Priests used to be obliged to produce an identification document, known as a "celebret" - Latin for "let him celebrate" (Mass) - if they were visiting a parish. But the practice became less common because both parties found it embarrassing.
Nicholas Coote, assistant general secretary of the Catholic Bishops' Conference in England and Wales, now proposes that the custom be revived. It would enable impostors and those dismissed or suspended to be easily spotted.
"Thirty years ago celebrets were used very strictly, but then priests became a bit casual because it was embarrassing to say to another priest, `Let me see your credentials'," said Mr Coote. "It's like saying, `You may be a conman, you may be in bad odour in the Church or have been slung out by your bishop'."
The preventative measure is one of several proposals which have emerged from a working party looking into what to do with abusing clergy following treatment or prison. A report, which includes ways to reduce risk in the first place, will be presented to the Bishops' Conference by Mr Coote after Easter.
The proposals come at a time when Our Lady of Victory, the Catholic rehabilitation home for priests with alcohol or psycho-sexual problems, is radically altering its approach. The Rev Benedict Livingstone, director of the home in Brownshill, Gloucestershire, will this week appoint a chartered clinical psychologist to review the therapeutic programmes available to clergy and brothers. In the past, the emphasis has been on using prayer to deal with psychological problems, with the stress on forgiveness rather than treatment.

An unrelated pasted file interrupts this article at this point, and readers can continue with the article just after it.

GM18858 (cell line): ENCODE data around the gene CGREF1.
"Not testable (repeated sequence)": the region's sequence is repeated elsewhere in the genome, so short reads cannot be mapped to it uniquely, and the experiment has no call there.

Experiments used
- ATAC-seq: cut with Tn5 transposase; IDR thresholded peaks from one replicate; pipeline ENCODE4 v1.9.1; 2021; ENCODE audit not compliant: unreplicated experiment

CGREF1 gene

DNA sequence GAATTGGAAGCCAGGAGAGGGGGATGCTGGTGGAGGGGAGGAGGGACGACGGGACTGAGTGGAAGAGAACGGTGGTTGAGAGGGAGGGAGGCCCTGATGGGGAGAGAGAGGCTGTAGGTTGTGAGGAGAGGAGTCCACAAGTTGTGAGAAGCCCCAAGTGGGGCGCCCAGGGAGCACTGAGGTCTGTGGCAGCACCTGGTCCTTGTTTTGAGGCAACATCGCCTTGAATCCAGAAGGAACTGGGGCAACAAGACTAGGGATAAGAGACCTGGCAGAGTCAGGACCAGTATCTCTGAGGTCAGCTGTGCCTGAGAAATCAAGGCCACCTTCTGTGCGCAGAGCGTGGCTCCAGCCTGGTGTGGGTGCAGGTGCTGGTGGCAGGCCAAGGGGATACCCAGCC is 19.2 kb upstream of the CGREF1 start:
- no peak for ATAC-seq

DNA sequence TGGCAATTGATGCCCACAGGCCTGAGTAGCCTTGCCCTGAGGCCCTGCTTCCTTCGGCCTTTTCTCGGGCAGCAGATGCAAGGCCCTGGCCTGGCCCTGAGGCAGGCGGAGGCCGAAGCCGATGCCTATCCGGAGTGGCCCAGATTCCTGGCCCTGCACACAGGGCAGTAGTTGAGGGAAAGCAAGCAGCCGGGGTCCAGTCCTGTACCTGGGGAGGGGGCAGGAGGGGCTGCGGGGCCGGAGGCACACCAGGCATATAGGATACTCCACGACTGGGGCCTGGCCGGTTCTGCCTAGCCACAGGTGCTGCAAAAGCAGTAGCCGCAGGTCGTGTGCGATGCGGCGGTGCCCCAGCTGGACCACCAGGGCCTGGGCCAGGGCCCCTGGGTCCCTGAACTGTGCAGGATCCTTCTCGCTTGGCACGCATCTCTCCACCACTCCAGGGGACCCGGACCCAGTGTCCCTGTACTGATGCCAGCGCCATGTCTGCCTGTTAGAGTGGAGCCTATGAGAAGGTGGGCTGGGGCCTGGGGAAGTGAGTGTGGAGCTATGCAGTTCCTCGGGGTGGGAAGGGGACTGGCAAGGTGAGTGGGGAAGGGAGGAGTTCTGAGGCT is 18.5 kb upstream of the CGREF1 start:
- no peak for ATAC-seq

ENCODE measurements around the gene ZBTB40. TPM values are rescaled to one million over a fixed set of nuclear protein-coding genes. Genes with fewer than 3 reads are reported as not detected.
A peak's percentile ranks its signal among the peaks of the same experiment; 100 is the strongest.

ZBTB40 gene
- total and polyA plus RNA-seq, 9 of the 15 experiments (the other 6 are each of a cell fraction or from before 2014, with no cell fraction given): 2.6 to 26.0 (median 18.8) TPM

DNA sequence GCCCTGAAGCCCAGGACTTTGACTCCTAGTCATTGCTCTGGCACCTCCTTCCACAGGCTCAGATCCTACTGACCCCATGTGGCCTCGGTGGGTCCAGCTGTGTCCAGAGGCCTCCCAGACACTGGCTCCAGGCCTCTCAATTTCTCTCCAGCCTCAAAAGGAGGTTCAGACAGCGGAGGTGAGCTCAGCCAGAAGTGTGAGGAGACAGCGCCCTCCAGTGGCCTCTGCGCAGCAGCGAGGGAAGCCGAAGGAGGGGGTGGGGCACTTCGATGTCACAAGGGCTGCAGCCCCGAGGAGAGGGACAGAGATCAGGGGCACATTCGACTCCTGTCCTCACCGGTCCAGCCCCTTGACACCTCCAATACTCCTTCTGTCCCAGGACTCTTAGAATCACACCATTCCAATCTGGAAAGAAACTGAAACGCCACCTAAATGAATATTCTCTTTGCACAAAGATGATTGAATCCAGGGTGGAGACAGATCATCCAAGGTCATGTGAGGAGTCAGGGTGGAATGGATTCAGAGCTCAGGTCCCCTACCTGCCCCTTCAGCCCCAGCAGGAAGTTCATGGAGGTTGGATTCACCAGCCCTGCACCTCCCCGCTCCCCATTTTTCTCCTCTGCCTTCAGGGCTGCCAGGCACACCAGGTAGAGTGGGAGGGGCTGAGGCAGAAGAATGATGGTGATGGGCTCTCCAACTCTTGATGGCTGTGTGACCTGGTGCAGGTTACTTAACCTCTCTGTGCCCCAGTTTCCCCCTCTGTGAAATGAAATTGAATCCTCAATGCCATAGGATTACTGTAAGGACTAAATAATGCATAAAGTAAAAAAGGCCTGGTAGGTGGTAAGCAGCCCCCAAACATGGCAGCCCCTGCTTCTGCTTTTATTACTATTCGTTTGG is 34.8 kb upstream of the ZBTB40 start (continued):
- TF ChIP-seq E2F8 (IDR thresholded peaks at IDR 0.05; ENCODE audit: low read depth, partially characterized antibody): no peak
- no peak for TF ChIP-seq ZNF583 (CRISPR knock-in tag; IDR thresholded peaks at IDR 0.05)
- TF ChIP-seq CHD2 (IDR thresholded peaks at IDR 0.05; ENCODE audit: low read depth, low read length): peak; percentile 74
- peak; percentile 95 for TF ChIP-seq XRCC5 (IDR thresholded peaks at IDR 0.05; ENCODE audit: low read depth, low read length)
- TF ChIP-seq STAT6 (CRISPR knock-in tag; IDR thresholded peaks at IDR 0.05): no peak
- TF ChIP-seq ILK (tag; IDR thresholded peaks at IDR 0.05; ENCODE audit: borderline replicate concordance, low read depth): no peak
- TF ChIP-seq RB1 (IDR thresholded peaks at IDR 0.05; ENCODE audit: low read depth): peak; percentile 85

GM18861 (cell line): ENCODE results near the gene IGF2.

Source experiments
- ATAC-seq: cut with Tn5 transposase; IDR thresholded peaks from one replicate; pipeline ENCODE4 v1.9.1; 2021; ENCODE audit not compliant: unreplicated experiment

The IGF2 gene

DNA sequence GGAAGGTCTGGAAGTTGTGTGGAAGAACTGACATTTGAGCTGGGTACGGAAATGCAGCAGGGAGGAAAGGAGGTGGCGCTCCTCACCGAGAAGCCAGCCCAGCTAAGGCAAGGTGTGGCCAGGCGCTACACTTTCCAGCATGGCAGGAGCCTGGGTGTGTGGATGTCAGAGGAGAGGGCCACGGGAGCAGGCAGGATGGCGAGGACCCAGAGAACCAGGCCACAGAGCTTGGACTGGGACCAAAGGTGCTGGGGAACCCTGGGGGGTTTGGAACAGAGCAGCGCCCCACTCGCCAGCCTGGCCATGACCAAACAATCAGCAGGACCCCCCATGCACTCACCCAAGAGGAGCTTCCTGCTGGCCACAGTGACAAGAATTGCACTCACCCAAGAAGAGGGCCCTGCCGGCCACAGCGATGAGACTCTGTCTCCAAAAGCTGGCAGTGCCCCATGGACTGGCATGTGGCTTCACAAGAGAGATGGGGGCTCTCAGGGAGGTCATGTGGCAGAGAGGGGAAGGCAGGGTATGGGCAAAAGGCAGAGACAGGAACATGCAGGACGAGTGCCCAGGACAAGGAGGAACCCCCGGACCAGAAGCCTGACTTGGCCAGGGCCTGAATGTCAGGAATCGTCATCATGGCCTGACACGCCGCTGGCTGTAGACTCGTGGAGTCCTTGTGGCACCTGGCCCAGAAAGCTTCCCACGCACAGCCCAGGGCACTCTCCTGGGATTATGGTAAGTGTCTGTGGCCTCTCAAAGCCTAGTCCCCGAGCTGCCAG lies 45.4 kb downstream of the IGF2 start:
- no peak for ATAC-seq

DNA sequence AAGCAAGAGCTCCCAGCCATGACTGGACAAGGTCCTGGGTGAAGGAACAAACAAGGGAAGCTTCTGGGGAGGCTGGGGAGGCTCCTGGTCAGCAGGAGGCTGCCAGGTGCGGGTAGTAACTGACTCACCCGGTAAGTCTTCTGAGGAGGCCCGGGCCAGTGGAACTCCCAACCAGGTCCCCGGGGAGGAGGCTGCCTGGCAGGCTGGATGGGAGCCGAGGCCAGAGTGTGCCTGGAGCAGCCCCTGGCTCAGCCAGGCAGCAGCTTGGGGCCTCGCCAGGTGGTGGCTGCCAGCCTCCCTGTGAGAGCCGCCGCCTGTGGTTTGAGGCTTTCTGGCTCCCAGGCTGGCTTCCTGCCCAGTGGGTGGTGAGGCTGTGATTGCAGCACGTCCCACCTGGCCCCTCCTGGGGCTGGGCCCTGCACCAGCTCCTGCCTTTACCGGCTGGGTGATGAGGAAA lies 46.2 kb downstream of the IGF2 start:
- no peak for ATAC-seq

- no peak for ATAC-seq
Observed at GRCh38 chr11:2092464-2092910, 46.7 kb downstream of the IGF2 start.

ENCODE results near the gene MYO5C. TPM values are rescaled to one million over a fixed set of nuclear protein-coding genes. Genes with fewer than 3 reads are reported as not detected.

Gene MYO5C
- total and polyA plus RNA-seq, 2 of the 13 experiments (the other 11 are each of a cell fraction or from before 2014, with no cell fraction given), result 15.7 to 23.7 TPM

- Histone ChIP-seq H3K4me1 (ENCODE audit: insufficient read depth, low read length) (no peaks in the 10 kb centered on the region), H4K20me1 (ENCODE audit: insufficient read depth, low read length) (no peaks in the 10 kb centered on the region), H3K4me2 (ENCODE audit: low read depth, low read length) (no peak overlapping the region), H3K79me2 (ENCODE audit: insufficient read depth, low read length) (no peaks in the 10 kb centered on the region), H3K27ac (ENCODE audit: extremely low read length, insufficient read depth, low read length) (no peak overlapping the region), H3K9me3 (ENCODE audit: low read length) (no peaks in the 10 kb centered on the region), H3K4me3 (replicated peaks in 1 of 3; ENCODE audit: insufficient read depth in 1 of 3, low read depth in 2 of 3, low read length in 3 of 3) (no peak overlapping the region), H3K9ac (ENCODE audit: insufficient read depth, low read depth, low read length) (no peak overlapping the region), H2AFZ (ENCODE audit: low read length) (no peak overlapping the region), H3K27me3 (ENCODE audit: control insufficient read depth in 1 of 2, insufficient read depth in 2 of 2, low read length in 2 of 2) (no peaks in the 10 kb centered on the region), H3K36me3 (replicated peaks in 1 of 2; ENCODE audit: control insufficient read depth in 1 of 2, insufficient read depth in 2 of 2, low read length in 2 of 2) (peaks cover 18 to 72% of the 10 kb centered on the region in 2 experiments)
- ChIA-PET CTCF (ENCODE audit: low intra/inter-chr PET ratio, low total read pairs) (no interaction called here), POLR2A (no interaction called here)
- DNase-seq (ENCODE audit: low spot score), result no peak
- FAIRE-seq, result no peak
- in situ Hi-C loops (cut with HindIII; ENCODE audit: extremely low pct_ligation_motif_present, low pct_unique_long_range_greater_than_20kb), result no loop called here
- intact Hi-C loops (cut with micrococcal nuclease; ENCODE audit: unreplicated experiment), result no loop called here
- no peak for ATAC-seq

"We are a religious order," he said. "We are finding it quite difficult to fulfil all the roles that we have done in the past with our own men. We want to make sure we can offer the best possible professional help in every area and, in order to do that, we need more secular input."
The advertisement for the post in the Catholic weekly, The Tablet, stipulated that applicants should "be familiar with cognitive and psychodynamic approaches" and be prepared to "work respectfully and comfortably within the Catholic faith".
Mr Livingstone was drafted from the US, where the religious order which runs Our Lady of Victory is based. Last year there were rumours that the clinic would close, and a Vatican review was set up after an admission that it did not have the specialised skills necessary to deal with "high-risk cases".
Mr Coote welcomed the appointment of a clinical director at Our Lady of Victory, which houses only 12 residents at present. "It looks to me as if they are trying to get their act together. We have been wondering whether they are not more suited to sorting out alcoholism than the more specialised field of sexual problems," he said.
The Catholic Church has recently been sending abusing clergy to the Lucy Faithfull Foundation, a secular institution in the south of England. "There is no reason why priests should have professional exemption," said Mr Coote. "Some people feel the religious bit provides a last refuge behind which priests can hide. At the Lucy Faithfull Foundation priests are treated like any other child abuser."
Last week the Catholic Church was accused of failing to adhere to its 1994 guidelines on dealing with allegations of child abuse, after it was revealed that two priests in the Midlands were still working despite allegations against them. Under the guidelines, they should have been removed from contact with children while police and social workers investigate.